Most of the controversy that my articles have kicked up over the years came as a surprise; the controversy my amber teething necklace piece generated did not.
But I suspect it was nothing compared to the anger this piece would have generated had I not removed my original closing line in which I went on to add that, in my personal opinion, the use of amber teething necklaces–especially in place of PROVEN teething remedies–constitutes abuse.
Here’s the edited version:
Amber Teething Necklaces – Do They Work?
(August 28, 2008, LisaBarger.com) “Do those teething necklaces made out of amber beads really work for teething pain? This just seems so weird to me.”
Weird or not, those strings of beads have become a popular home remedy for teething pain in toddlers and infants. How well do they work? Well, let’s find out.
What Amber Teething Necklaces Really Are
Amber teething beads are small beads made from a resin known popularly as “amber”. You’ve seen amber at craft fairs and farmers’ markets in the form of handmade jewelry. You may have also seen it made into paperweights or other desk items sold in gift shops—often with insects trapped inside.
Contrary to what you might see on the various parenting and natural living message boards around the ‘net, these necklaces cannot be legally sold either as medical devices or as toys here in the U.S. and do not meet the standards set forth in European standard EN 71-1. In fact, in 2007, Green Baby recalled their entire inventory after at least one “reported incident”.
What They’re Supposed to Do For You
Just as we expected, the various explanations for how amber relieves teething pain vary widely. Some of the most common explanations we found include:
- They act as a “bio-transmitter comparable to aromatherapy and homeopathy”.
- Friction with cloth creates “static electricity” and “electro-negative” charges.
- The warmth of the body releases “minuscule amounts of healing oils” which are then absorbed.
- Amber is “electromagnetically alive” with “organic energy”.
- Succinic acid is released from the amber when the beads are chewed.
And, of course, there’s a raging debate over whether the necklaces should simply be worn on the skin or whether children should be allowed to chew on them.
Is There Any Science To Back Up These Claims?
Although we could find dozens of web sites hawking everything from beaded necklaces to amber pacifiers, there is absolutely no science to back up those claims. Given that these beads have supposedly been a “common remedy” for centuries—and how large the baby products market is, surely someone should have been able to prove them scientifically.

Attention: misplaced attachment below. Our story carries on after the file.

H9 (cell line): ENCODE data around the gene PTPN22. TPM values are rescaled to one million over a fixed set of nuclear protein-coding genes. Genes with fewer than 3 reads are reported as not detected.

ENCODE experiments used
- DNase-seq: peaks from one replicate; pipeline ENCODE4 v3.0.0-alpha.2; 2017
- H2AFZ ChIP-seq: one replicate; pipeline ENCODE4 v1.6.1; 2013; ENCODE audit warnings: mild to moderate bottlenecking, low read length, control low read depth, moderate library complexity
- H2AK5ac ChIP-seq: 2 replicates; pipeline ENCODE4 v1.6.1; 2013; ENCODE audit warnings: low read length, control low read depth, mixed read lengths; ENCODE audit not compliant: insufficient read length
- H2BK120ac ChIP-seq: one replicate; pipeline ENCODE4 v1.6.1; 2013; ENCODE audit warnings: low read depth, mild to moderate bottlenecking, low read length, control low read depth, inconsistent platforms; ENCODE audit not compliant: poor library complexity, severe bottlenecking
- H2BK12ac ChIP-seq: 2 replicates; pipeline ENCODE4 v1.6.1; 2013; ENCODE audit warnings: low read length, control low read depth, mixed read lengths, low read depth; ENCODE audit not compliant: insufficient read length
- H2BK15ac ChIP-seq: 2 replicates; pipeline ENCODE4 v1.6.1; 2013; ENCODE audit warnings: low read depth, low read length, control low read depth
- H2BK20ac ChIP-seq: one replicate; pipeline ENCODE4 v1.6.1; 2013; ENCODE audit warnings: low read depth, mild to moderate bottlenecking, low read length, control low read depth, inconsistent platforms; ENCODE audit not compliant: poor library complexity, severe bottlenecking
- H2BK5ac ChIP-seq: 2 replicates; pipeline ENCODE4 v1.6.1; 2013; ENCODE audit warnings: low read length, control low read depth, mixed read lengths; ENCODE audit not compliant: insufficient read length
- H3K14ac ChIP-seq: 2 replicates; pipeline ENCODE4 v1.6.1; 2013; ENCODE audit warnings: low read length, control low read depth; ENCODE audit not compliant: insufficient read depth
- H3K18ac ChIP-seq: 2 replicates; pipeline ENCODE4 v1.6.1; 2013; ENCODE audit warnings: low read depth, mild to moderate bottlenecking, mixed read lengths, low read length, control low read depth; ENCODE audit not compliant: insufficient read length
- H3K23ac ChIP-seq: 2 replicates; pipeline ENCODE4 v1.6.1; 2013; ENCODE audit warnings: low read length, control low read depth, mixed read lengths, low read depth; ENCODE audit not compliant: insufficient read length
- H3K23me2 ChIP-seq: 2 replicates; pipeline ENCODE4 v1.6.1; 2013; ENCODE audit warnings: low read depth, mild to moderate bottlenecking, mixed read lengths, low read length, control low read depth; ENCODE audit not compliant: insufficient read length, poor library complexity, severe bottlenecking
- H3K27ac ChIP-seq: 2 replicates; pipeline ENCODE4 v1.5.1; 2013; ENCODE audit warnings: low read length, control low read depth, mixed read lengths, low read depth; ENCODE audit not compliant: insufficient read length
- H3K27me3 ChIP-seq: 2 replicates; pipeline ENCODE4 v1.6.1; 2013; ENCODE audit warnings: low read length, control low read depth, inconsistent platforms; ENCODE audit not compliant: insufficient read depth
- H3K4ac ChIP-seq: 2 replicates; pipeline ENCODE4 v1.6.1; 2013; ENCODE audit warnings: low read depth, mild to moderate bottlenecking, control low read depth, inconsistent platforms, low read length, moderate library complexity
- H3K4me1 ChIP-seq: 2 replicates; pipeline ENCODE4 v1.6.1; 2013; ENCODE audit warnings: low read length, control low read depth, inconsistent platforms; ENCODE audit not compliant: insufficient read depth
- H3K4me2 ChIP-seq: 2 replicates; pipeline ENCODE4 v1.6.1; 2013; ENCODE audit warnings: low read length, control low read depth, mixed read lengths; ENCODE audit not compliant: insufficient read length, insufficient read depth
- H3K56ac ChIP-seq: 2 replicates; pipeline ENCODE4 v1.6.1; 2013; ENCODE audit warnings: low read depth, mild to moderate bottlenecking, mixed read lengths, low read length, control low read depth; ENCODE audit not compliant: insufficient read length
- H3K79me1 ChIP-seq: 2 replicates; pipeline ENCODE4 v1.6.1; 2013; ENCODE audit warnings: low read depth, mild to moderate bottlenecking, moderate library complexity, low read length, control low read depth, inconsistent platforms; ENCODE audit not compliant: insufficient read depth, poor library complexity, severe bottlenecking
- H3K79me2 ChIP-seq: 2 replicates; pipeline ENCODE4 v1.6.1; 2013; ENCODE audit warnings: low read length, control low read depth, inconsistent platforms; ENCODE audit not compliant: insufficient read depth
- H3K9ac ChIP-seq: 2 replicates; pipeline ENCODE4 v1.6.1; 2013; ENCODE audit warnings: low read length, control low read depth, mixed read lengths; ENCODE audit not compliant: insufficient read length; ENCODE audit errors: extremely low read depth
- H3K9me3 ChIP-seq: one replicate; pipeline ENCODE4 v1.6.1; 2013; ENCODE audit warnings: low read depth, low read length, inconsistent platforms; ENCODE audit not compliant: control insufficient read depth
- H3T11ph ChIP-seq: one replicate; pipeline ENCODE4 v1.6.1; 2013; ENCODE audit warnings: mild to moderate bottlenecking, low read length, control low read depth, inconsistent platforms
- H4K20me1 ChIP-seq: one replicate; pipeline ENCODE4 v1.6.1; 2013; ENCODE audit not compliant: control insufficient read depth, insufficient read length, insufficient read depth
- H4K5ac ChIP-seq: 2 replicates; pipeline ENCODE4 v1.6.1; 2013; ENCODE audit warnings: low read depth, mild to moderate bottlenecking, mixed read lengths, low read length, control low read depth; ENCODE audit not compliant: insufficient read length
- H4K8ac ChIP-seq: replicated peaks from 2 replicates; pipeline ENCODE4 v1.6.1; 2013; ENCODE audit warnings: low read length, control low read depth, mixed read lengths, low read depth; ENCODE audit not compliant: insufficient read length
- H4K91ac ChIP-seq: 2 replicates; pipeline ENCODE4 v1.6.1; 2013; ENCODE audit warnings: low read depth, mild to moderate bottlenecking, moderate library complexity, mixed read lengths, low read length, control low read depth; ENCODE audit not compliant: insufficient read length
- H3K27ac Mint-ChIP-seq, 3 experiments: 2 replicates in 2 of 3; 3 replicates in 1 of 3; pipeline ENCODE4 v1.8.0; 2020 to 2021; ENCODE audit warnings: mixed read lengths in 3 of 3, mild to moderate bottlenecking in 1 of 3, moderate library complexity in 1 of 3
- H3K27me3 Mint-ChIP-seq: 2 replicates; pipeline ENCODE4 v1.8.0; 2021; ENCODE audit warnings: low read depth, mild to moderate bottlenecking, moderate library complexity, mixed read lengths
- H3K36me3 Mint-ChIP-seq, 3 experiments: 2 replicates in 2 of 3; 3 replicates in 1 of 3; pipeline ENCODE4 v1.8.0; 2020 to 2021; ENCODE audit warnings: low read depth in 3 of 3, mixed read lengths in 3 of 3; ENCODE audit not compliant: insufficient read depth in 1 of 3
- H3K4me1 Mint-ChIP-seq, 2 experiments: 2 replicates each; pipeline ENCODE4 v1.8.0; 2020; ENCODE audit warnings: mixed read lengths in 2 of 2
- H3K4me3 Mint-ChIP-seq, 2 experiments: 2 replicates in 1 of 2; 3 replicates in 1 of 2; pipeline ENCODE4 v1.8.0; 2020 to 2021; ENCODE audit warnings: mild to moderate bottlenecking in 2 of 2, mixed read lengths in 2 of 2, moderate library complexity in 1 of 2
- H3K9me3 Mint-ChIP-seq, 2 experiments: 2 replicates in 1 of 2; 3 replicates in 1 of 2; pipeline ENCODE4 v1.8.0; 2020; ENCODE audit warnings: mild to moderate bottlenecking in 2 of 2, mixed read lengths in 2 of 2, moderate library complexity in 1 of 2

One thing that is proven is that amber is a source of succinic acid. In fact, at one time, amber was actually distilled to produce an anti-inflammatory remedy known as “spirit of amber”.
Succinic acid is also a byproduct of sugar fermentation and is found in beer and other fermented foods.
I could not imagine putting a necklace of any kind on an infant. Not all parents leave these on 24 hours a day but on every online parenting forum we visited in preparation for this article, we found plenty of parents who left them on their babies even when the babies were asleep. With all the precautions we take to avoid choking and strangulation deaths in our children and grandchildren, products like these amber beads seem like a huge step backward.
I’m also far from convinced by the “science”. The idea that you can absorb succinic acid by sucking on a piece of amber just seems ridiculous to me. And if you could, wouldn’t eating or drinking foods in which succininc acid forms naturally—like wine and beer—do just as much for pain? Yet no one is suggesting that beer drinkers have less pain than their abstaining counterparts.
Ultimately, amber teething beads are not a product I would recommend. There’s no science behind it and the potential dangers far outweigh any benefits, in my opinion. But, of course, only your child’s pediatrician should be giving you medical advice about your child. If I were a young parent with a teething baby, I’d skip those online chat rooms and ask the only person qualified to give medical advice – a licensed healthcare provider.
ambernz.co.nz. (Unknown). Retrieved from http://www.ambernz.co.nz/facts.htm on May 20, 2008.
Bishop, K. (2006). Amber Teething Necklaces How Do They Work? Retrieved from searchwarp.com/swa84799.htm on May 20, 2008.
RAPEX. (2007). Weekly Overview Report of RAPEX Notifications. Retrieved from ec.europa.eu/consumers/dyna/rapex/create_rapex.cfm?rx_id=157 on May 20, 2008.